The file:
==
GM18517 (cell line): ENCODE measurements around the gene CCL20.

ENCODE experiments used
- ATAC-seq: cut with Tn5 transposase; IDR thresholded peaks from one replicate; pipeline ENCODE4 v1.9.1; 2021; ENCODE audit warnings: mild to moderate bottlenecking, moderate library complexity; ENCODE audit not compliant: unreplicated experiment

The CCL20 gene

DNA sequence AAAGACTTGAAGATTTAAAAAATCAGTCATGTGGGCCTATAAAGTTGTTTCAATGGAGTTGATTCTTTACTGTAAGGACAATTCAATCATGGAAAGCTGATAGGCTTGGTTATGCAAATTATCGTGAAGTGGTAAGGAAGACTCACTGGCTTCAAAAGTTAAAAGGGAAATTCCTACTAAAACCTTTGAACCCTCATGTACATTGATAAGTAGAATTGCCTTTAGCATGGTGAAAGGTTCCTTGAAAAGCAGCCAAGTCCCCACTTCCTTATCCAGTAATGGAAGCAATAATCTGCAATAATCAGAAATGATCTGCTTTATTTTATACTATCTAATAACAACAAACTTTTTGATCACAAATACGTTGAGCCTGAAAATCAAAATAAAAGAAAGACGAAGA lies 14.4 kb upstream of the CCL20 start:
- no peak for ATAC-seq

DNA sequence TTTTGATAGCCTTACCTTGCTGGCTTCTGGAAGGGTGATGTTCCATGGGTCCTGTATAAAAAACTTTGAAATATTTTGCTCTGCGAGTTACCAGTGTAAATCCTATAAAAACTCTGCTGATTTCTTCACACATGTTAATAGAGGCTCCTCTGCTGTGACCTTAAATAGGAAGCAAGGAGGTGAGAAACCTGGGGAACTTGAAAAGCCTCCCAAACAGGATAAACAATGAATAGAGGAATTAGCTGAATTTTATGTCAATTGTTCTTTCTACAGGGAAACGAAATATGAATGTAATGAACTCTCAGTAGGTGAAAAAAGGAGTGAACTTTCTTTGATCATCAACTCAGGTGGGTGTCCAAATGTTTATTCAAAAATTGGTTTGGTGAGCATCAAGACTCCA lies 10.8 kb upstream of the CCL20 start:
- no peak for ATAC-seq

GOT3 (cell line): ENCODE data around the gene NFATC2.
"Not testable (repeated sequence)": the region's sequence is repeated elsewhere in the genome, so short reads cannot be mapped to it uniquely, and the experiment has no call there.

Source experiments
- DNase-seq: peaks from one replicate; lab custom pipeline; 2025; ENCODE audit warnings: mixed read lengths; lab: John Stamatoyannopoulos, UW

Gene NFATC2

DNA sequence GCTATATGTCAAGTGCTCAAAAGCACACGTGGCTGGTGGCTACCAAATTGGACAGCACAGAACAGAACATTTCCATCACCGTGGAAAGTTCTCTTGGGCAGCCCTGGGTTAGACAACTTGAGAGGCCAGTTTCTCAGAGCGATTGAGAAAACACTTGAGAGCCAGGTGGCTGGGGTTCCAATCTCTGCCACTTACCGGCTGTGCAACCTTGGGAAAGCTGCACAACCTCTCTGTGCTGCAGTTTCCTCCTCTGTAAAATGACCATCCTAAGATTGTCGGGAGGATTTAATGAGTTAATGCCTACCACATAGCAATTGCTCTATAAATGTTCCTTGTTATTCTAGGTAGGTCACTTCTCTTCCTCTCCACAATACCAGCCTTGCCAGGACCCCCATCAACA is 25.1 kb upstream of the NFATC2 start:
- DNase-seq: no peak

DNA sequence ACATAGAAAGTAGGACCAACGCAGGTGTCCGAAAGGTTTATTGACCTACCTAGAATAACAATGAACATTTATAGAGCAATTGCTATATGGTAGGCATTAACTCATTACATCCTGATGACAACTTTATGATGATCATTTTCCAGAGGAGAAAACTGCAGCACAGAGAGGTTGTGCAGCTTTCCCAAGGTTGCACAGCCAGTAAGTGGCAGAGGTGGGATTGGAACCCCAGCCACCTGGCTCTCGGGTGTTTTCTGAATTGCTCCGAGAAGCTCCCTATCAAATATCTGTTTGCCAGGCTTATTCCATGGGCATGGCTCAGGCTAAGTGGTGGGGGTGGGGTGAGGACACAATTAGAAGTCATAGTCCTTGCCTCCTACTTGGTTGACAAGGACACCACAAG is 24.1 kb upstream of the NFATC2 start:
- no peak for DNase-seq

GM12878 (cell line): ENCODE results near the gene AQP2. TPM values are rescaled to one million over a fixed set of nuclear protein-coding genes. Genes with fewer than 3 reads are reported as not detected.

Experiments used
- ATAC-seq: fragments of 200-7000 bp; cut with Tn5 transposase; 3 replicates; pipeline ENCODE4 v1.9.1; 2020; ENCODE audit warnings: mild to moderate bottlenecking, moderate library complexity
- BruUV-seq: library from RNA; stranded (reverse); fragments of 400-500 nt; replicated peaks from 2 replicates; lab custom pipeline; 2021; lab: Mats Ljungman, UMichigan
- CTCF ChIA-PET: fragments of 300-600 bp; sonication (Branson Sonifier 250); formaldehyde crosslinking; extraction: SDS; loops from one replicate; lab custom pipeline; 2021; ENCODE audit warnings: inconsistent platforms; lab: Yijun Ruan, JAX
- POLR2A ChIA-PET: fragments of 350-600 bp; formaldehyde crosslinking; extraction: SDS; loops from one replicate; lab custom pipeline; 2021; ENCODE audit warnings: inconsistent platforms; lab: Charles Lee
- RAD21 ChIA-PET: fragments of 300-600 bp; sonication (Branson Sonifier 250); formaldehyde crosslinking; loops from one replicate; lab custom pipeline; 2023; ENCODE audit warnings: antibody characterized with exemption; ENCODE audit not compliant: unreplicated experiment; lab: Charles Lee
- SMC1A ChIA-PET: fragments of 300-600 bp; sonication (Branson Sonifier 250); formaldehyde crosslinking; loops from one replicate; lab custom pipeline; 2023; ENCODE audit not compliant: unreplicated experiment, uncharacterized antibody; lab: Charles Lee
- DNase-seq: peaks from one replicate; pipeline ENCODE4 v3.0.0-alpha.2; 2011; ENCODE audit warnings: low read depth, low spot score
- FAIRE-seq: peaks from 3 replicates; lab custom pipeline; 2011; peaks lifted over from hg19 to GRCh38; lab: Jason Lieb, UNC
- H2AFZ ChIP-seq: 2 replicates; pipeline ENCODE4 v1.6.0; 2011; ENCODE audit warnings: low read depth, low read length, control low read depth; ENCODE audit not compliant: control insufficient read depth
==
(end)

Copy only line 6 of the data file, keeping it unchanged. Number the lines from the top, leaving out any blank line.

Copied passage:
- no peak for ATAC-seq